I fear I am now quite :offtopic:
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Re: does shikantaza lead to equanimity and insight

Postby Jikan » Sat Apr 21, 2012 11:03 pm

omnifriend wrote:hi,
i am torn between wether or not i want to practice shikantaza or vipassana. is shikantaza a samatha meditation, or is it both samatha and insight meditation at the same time. thank you.


Do you have practice groups (preferably with capable teachers) in both versions? if so, then try both and consider which group you prefer to practice with.
Need help getting on retreat? Want to support others in practice? Pay the Dana for Dharma forum a visit...

viewtopic.php?f=114&t=13727
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Re: does shikantaza lead to equanimity and insight

Postby Matt J » Sat Apr 21, 2012 11:45 pm

Why not try them both and see which one "fits" better?
The Great Way is not difficult
If only there is no picking or choosing
--- Xin Xin Ming

http://nondualism.org/
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Re: does shikantaza lead to equanimity and insight

Postby tomamundsen » Sun Apr 22, 2012 5:54 am

^what the above two posters said
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Re: does shikantaza lead to equanimity and insight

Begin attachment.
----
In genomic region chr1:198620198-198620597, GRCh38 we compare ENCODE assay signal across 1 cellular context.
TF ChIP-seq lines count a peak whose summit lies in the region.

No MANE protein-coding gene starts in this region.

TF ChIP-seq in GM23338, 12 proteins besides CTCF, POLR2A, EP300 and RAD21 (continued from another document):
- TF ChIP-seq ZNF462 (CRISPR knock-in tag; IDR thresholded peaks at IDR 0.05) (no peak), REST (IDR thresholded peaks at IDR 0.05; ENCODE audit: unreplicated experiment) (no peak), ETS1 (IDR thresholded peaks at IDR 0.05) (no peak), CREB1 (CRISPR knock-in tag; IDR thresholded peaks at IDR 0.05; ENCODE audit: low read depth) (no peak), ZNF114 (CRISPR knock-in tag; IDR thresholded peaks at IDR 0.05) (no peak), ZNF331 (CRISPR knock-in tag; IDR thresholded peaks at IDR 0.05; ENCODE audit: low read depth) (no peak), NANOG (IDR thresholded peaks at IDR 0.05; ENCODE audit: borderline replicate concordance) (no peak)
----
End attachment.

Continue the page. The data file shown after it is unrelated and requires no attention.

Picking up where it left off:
Postby Old_Dan » Fri May 04, 2012 7:44 pm

omnifriend,

i began meditating doing zazen, studying zen and taoism. i later became enamored with theravada, because of its ancient buddhism flavor and its seemingly more straightforward meditation instructions. i got caught up in all of the intellectual arguments that set samatha and vipassana against each other, or if they were developed in tandem yada yada yada. i came to realize my attachment to concepts was the cause of my prefering this type of meditation and discussion. it is based on trying to fit words to what happens during meditation and this really is not possible.

so i am back to zazen, and i think i appreciate it more after my excursion into samatha and vipassan, and i have to say, i believe all buddhist teaching and meditation reaches its culmination in zazen. maintaining the posture strengthens mindfulness, creating m a situation where you have to maintain mindfulness of the body, all the while observing and letting go of whatever arises in the four frames of reference and the five sense doors. this being aware of whatever arises leads to insight while letting go leads to samatha.

so i feel that all of the arguments are solved and all requirements are met by just sitting. instead of trying to follow some method, which leads to thoughts of "am i doing this or that right", you just sit and let it all go.

peace
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Re: does shikantaza lead to equanimity and insight

Postby Samsaric_Spiral » Wed Aug 08, 2012 2:59 pm

I can't tell the difference between Shikantaza and Silent Illumination.